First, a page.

Resource Conservation Report Could Indicate Slight Decline in Bear Population Within Park

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Threats to Bruce Peninsula bears.

The following is an excerpt from the 2018 Annual Resource Conservation Report for Bruce Peninsula National Park and Fathom Five National Marine Park.

BLACK BEARS

Research has shown that the American Black Bear population of the Northern Bruce Peninsula (NBP) is genetically distinct and geographically isolated, meaning that the population is extremely vulnerable. This season, park staff worked with the Ministry of Natural Resources and Forestry to collect data from 50 barbed-wire hair traps on the NBP.
The number of hair samples collected within the park (31 stations) was up 226% from 2015. Although this may seem like an increase in the number of bears, 42% of the samples came from a single station. The actual number of stations where samples were collected decreased by one (as seen in the attached figure) and could indicate a decline in the distribution of bears within the park.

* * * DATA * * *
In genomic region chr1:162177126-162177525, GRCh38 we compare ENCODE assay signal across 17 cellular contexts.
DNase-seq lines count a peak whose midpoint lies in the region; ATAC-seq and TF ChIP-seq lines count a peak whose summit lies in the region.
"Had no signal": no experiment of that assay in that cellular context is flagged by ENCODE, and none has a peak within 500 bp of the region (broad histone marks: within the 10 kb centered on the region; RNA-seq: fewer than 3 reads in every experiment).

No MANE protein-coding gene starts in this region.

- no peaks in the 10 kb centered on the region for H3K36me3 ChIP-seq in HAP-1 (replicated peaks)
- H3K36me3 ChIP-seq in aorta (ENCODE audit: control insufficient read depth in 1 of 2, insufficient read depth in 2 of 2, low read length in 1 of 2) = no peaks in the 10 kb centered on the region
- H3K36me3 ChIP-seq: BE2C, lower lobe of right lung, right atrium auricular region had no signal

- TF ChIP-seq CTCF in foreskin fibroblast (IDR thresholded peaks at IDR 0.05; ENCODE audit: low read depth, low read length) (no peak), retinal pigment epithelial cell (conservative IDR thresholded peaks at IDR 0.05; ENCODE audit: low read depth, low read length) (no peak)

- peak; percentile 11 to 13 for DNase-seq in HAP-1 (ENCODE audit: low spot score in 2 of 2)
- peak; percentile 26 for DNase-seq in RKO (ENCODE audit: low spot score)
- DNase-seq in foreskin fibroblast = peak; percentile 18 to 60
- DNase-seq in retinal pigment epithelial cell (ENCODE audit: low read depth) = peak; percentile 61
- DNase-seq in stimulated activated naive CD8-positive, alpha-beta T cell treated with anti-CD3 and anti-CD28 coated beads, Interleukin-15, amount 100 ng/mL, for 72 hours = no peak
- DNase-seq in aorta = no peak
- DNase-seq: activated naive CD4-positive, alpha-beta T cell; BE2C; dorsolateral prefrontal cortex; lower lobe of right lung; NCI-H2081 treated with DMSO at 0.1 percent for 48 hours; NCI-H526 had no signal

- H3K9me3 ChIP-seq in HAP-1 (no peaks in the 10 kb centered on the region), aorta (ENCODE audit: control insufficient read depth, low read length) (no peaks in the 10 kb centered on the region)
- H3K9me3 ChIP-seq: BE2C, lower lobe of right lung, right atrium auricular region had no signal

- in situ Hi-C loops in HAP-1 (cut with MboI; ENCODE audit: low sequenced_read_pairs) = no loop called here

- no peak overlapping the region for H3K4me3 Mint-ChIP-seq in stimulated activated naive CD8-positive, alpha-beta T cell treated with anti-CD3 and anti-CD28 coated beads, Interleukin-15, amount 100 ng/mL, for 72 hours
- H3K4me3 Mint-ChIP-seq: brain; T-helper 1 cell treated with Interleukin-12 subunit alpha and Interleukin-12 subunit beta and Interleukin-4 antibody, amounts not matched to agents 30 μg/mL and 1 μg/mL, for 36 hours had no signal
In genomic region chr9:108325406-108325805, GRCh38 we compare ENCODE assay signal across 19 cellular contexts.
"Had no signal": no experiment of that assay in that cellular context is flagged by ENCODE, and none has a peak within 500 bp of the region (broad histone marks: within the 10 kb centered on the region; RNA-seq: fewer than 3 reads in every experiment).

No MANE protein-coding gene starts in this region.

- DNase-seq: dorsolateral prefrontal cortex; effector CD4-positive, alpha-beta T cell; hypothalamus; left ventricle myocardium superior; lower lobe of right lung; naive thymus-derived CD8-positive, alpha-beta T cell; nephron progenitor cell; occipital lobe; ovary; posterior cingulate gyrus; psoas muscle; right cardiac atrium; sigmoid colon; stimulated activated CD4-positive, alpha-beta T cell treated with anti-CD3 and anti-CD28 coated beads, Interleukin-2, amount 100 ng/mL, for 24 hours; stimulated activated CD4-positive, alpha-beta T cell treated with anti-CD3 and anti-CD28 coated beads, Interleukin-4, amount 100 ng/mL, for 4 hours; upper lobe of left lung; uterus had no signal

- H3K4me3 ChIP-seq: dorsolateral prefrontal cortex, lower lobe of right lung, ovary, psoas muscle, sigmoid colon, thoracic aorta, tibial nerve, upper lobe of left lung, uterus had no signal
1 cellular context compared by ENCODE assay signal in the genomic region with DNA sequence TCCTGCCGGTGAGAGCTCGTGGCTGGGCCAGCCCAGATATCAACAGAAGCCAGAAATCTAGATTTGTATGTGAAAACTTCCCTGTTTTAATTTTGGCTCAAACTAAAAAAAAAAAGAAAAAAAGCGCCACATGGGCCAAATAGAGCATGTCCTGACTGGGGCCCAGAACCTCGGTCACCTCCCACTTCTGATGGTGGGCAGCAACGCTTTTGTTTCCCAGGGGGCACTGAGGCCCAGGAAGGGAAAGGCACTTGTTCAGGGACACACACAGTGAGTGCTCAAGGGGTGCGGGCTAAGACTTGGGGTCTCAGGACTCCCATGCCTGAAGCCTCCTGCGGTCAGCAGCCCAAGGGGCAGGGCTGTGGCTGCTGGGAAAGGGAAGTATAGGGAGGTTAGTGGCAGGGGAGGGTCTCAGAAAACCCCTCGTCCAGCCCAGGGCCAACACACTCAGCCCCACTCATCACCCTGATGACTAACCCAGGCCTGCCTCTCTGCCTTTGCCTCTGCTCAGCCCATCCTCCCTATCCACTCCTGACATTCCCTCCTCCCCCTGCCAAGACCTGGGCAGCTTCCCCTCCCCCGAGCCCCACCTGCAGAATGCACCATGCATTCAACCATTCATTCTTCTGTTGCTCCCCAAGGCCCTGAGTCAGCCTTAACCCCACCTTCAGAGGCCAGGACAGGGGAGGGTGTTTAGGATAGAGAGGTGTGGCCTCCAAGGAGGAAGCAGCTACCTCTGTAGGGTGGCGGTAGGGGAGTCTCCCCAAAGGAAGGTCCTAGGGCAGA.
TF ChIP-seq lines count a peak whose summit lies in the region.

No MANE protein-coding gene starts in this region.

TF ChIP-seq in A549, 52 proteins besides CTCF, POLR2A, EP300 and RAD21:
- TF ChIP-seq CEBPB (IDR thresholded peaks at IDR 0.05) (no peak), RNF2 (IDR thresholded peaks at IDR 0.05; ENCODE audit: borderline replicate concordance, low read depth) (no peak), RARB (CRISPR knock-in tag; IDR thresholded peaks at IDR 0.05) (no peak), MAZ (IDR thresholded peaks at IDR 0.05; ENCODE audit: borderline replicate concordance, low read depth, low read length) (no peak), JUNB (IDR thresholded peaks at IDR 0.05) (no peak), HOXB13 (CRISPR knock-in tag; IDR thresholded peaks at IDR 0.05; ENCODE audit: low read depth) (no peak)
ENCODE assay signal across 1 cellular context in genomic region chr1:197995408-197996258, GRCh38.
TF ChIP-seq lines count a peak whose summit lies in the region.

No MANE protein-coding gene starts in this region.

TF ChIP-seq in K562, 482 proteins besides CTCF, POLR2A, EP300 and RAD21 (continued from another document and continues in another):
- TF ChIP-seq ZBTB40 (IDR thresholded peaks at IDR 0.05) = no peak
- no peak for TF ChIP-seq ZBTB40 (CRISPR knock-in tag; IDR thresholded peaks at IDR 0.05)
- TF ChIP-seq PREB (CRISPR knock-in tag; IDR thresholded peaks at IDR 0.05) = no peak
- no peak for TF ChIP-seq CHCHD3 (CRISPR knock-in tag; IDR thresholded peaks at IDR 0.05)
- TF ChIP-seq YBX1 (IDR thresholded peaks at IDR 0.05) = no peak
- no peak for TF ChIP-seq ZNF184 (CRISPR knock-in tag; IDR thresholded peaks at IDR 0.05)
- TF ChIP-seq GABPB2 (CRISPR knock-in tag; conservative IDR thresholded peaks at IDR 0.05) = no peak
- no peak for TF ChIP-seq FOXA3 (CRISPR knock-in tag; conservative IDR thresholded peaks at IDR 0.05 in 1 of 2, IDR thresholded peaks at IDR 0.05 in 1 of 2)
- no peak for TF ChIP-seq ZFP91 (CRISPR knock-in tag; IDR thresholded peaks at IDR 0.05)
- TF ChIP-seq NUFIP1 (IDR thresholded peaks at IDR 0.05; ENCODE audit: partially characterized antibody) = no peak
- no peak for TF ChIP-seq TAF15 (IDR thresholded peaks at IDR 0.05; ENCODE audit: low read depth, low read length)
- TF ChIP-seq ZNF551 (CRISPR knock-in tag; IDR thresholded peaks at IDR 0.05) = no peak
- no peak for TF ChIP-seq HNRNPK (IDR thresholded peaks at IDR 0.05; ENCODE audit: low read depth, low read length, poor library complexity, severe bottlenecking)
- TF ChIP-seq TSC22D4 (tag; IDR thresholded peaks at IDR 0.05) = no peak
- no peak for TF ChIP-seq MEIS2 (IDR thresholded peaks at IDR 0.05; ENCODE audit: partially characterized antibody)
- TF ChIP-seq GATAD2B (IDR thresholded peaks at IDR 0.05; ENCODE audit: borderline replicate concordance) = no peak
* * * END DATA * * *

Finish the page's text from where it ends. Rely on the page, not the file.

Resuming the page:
The genetic results of this survey will enable us to estimate and establish bear population trends on the peninsula.

The hair trap stations were visited by some agile cubs!

For more information on the annual report email Parks Canada at pc.bruce-fathomfive.pc@canada.ca
All Photos/Graphics Credit: Resource Conservation at Bruce Peninsula/Fathom Five – 2018 Report